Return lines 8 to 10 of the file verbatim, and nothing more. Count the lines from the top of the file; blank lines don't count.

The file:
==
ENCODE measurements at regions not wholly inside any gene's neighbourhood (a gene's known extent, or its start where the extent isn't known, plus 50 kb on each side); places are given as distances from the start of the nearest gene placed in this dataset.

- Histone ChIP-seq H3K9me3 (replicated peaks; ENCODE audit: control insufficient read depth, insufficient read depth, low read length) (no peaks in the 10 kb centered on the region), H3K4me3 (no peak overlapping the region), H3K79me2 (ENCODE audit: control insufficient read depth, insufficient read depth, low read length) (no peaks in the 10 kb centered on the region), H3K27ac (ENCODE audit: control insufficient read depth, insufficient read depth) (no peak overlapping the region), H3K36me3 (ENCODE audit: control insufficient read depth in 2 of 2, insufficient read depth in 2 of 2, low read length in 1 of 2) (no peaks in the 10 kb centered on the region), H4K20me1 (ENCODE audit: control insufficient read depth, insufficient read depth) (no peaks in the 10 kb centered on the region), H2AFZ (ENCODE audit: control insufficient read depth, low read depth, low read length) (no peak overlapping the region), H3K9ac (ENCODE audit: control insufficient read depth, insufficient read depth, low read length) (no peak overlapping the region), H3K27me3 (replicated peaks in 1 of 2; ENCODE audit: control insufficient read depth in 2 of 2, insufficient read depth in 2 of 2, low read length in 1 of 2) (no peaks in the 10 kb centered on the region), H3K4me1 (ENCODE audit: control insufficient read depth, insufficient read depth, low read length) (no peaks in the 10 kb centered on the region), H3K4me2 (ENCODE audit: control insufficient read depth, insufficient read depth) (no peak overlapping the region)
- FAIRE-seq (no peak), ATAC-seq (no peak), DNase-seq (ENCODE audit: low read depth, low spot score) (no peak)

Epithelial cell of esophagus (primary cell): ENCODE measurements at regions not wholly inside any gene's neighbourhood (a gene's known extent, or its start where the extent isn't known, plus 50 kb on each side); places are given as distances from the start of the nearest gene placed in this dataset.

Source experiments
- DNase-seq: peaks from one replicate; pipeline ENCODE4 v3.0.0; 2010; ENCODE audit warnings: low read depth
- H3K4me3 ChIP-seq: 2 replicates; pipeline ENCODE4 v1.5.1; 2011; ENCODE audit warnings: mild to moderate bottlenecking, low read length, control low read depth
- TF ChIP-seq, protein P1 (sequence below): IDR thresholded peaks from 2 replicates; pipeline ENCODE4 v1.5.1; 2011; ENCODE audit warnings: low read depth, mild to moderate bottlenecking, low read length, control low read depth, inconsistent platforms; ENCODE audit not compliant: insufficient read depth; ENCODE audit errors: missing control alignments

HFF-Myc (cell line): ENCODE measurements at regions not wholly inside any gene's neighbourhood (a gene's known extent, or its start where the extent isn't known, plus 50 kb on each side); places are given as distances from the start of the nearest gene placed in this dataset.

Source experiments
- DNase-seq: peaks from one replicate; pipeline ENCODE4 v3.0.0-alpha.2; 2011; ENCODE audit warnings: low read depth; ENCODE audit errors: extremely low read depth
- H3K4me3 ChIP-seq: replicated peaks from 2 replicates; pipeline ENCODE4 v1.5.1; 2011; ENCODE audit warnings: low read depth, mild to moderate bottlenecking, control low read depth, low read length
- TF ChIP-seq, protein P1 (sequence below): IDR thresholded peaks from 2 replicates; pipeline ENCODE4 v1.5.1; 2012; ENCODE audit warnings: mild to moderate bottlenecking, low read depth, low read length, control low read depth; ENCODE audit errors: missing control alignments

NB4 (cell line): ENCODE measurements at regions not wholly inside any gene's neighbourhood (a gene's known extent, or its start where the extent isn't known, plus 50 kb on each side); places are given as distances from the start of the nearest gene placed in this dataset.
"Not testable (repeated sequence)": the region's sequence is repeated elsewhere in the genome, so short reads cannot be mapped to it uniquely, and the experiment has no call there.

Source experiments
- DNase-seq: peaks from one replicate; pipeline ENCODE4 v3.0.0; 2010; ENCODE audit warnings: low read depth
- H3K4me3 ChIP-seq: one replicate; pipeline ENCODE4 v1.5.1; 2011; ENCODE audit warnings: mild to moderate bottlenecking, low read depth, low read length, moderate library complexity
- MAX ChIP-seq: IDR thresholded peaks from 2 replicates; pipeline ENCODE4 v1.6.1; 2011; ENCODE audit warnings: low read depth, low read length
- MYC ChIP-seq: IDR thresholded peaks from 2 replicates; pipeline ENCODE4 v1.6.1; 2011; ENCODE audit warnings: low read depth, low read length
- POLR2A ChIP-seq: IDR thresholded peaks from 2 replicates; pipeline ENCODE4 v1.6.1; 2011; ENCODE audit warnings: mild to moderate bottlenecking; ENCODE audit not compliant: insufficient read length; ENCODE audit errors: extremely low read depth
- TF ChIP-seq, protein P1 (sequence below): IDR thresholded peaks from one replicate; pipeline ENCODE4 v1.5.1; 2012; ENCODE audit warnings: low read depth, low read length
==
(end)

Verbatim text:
- TF ChIP-seq, protein P1 (sequence below): IDR thresholded peaks from 2 replicates; pipeline ENCODE4 v1.5.1; 2011; ENCODE audit warnings: low read depth, mild to moderate bottlenecking, low read length, control low read depth, inconsistent platforms; ENCODE audit not compliant: insufficient read depth; ENCODE audit errors: missing control alignments

HFF-Myc (cell line): ENCODE measurements at regions not wholly inside any gene's neighbourhood (a gene's known extent, or its start where the extent isn't known, plus 50 kb on each side); places are given as distances from the start of the nearest gene placed in this dataset.

Source experiments